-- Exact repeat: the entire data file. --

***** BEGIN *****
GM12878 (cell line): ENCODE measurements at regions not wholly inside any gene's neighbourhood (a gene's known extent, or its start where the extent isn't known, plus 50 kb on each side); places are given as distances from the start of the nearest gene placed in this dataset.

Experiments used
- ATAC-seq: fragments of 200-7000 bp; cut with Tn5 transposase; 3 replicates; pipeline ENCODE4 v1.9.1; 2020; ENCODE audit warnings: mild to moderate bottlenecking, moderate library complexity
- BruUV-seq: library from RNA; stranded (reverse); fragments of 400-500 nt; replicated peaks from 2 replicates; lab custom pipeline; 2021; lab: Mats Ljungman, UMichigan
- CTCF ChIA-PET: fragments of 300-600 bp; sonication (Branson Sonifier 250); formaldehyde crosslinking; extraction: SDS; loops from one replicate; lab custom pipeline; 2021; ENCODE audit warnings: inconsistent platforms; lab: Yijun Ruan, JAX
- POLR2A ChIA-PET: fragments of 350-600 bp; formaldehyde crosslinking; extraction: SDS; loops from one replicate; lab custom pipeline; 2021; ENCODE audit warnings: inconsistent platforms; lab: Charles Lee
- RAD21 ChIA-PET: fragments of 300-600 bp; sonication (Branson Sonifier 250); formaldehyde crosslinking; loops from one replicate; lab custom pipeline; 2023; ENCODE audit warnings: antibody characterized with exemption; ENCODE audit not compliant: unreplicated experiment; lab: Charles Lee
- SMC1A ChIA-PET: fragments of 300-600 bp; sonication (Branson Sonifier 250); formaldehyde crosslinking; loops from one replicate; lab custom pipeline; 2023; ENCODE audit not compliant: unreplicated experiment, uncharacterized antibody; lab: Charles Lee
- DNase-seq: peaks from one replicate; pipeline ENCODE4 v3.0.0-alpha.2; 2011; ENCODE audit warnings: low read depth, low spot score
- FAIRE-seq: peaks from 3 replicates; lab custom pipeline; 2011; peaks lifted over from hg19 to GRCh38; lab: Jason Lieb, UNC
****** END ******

GM12878 (cell line): ENCODE measurements at regions not wholly inside any gene's neighbourhood (a gene's known extent, or its start where the extent isn't known, plus 50 kb on each side); places are given as distances from the start of the nearest gene placed in this dataset.

Experiments used
- ATAC-seq: fragments of 200-7000 bp; cut with Tn5 transposase; 3 replicates; pipeline ENCODE4 v1.9.1; 2020; ENCODE audit warnings: mild to moderate bottlenecking, moderate library complexity
- BruUV-seq: library from RNA; stranded (reverse); fragments of 400-500 nt; replicated peaks from 2 replicates; lab custom pipeline; 2021; lab: Mats Ljungman, UMichigan
- CTCF ChIA-PET: fragments of 300-600 bp; sonication (Branson Sonifier 250); formaldehyde crosslinking; extraction: SDS; loops from one replicate; lab custom pipeline; 2021; ENCODE audit warnings: inconsistent platforms; lab: Yijun Ruan, JAX
- POLR2A ChIA-PET: fragments of 350-600 bp; formaldehyde crosslinking; extraction: SDS; loops from one replicate; lab custom pipeline; 2021; ENCODE audit warnings: inconsistent platforms; lab: Charles Lee
- RAD21 ChIA-PET: fragments of 300-600 bp; sonication (Branson Sonifier 250); formaldehyde crosslinking; loops from one replicate; lab custom pipeline; 2023; ENCODE audit warnings: antibody characterized with exemption; ENCODE audit not compliant: unreplicated experiment; lab: Charles Lee
- SMC1A ChIA-PET: fragments of 300-600 bp; sonication (Branson Sonifier 250); formaldehyde crosslinking; loops from one replicate; lab custom pipeline; 2023; ENCODE audit not compliant: unreplicated experiment, uncharacterized antibody; lab: Charles Lee
- DNase-seq: peaks from one replicate; pipeline ENCODE4 v3.0.0-alpha.2; 2011; ENCODE audit warnings: low read depth, low spot score
- FAIRE-seq: peaks from 3 replicates; lab custom pipeline; 2011; peaks lifted over from hg19 to GRCh38; lab: Jason Lieb, UNC